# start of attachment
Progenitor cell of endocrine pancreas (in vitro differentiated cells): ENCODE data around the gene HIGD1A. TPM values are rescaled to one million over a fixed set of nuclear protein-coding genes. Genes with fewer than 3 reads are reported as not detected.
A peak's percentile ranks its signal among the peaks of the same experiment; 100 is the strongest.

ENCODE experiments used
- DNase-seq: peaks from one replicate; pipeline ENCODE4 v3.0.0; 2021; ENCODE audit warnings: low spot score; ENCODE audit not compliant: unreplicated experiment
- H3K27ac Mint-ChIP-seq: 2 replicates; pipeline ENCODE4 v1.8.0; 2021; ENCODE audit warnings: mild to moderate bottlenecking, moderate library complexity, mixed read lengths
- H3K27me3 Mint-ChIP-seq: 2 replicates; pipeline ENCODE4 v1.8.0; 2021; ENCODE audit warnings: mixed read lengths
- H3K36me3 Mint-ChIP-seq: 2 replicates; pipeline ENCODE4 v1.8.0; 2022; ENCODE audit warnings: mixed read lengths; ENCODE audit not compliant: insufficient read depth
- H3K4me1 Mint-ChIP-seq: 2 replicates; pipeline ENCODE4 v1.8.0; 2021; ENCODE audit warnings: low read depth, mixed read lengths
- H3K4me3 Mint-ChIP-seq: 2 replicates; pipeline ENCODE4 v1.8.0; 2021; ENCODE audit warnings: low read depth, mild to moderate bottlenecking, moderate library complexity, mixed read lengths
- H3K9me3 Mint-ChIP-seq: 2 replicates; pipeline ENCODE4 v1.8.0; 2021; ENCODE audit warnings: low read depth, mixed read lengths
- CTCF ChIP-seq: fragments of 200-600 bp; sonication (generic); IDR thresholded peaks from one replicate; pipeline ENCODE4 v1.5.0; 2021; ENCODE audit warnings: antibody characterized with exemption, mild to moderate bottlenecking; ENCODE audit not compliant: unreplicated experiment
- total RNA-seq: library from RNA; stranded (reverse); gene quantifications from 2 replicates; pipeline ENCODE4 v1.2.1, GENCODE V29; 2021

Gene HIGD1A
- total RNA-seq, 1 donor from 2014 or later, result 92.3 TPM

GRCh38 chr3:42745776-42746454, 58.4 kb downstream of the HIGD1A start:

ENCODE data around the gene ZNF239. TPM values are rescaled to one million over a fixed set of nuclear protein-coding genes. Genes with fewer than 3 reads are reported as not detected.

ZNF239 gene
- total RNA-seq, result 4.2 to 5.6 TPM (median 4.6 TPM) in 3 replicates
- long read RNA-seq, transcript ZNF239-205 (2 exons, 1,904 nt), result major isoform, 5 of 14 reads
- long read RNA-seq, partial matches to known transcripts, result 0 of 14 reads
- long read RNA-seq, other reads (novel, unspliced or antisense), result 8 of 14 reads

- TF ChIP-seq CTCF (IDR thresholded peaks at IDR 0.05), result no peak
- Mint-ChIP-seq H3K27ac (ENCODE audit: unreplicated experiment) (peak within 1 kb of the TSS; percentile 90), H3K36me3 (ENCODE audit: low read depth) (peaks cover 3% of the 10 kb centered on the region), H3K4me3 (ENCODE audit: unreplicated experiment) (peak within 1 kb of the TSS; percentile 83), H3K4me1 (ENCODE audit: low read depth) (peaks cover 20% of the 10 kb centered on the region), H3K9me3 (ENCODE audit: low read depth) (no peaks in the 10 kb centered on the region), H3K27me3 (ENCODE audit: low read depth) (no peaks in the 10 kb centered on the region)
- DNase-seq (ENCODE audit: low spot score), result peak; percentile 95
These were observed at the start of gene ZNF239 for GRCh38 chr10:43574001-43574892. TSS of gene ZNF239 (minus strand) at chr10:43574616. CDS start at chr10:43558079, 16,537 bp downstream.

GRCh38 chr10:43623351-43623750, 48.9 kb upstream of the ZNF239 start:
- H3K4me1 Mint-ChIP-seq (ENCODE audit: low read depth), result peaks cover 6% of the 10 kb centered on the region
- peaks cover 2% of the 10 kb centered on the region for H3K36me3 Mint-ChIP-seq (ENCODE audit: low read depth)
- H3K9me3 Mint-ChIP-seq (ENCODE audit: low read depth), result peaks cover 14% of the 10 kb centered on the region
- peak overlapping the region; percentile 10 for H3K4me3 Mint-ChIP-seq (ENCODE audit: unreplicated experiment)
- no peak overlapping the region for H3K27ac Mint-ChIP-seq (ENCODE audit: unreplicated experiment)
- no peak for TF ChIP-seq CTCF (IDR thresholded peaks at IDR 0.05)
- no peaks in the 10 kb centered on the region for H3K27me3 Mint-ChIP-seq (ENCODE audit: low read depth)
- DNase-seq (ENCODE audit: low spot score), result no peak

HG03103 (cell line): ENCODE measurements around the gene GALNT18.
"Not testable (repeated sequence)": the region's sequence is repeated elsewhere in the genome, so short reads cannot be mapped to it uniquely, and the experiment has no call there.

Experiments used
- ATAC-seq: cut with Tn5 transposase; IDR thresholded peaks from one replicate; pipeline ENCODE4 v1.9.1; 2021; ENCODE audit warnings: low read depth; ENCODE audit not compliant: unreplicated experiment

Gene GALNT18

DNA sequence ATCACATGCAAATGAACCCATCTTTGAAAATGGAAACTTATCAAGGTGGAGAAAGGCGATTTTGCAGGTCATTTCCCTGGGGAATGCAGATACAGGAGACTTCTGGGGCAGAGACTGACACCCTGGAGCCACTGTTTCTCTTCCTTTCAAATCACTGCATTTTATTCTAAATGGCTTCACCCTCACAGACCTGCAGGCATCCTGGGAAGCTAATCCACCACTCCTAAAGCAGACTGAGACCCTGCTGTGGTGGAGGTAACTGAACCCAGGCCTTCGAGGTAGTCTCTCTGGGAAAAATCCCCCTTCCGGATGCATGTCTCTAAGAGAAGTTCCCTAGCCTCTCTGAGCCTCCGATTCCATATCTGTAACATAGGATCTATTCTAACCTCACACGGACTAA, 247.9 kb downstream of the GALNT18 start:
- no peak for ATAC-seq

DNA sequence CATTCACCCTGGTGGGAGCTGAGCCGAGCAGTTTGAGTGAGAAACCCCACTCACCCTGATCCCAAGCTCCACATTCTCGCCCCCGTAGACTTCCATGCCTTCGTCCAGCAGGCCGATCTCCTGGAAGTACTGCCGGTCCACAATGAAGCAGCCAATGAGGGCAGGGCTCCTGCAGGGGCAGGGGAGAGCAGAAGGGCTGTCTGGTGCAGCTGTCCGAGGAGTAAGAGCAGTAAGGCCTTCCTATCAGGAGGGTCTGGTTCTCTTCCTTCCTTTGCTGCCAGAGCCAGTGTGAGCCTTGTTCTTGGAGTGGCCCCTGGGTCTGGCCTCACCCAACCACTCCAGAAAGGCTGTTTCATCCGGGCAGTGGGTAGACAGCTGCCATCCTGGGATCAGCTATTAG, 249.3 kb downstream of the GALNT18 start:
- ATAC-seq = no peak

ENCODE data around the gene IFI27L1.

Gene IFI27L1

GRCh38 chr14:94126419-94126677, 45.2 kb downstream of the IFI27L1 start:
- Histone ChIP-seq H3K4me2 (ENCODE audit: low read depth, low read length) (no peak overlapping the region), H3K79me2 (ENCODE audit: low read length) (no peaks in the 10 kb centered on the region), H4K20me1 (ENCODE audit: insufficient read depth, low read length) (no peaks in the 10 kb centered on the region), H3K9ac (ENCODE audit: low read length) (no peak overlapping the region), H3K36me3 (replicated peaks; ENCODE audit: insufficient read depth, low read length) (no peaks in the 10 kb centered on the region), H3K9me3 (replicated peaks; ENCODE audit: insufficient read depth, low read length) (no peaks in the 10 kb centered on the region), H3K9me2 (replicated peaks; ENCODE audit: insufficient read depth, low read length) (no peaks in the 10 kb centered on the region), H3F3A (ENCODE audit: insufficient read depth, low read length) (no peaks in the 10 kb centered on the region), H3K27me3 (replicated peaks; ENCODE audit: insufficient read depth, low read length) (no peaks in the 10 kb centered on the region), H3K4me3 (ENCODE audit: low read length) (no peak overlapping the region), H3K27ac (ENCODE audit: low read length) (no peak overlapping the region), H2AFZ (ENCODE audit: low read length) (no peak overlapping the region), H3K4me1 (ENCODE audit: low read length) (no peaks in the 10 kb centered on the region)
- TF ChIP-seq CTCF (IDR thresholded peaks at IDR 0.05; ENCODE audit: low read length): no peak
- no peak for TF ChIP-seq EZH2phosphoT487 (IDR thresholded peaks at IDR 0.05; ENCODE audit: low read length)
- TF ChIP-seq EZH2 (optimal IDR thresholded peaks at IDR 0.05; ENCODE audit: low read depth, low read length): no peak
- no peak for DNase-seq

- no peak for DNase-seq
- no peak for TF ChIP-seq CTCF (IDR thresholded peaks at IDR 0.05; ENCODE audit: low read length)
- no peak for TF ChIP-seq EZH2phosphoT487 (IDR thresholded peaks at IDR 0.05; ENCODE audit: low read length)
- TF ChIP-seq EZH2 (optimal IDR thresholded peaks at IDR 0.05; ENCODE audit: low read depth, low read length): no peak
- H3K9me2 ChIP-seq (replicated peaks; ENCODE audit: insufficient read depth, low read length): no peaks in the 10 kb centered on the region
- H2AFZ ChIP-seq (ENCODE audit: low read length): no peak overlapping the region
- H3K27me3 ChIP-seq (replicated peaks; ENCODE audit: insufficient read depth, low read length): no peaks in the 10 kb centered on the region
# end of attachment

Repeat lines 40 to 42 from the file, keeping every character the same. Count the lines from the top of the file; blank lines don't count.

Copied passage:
DNA sequence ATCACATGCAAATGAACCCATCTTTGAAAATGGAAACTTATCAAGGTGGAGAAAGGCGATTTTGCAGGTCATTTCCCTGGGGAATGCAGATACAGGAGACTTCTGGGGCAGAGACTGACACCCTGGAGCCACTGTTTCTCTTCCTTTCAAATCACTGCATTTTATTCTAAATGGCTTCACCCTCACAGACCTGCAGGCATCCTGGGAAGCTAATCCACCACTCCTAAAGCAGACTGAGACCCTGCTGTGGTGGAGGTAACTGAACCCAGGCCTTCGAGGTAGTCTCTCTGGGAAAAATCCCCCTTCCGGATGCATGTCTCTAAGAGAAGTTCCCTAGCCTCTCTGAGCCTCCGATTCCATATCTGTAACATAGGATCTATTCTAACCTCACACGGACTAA, 247.9 kb downstream of the GALNT18 start:
- no peak for ATAC-seq

DNA sequence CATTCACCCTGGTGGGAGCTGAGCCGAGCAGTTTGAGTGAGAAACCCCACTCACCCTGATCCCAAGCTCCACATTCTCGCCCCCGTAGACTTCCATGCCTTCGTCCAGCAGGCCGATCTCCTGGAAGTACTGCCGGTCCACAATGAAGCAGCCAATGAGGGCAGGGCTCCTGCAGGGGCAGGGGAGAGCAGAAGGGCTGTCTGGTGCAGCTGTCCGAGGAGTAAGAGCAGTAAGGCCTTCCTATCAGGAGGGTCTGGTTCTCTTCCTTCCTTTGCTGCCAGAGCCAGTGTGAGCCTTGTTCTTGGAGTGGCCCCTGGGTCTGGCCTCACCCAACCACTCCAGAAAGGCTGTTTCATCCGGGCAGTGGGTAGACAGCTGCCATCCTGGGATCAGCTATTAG, 249.3 kb downstream of the GALNT18 start: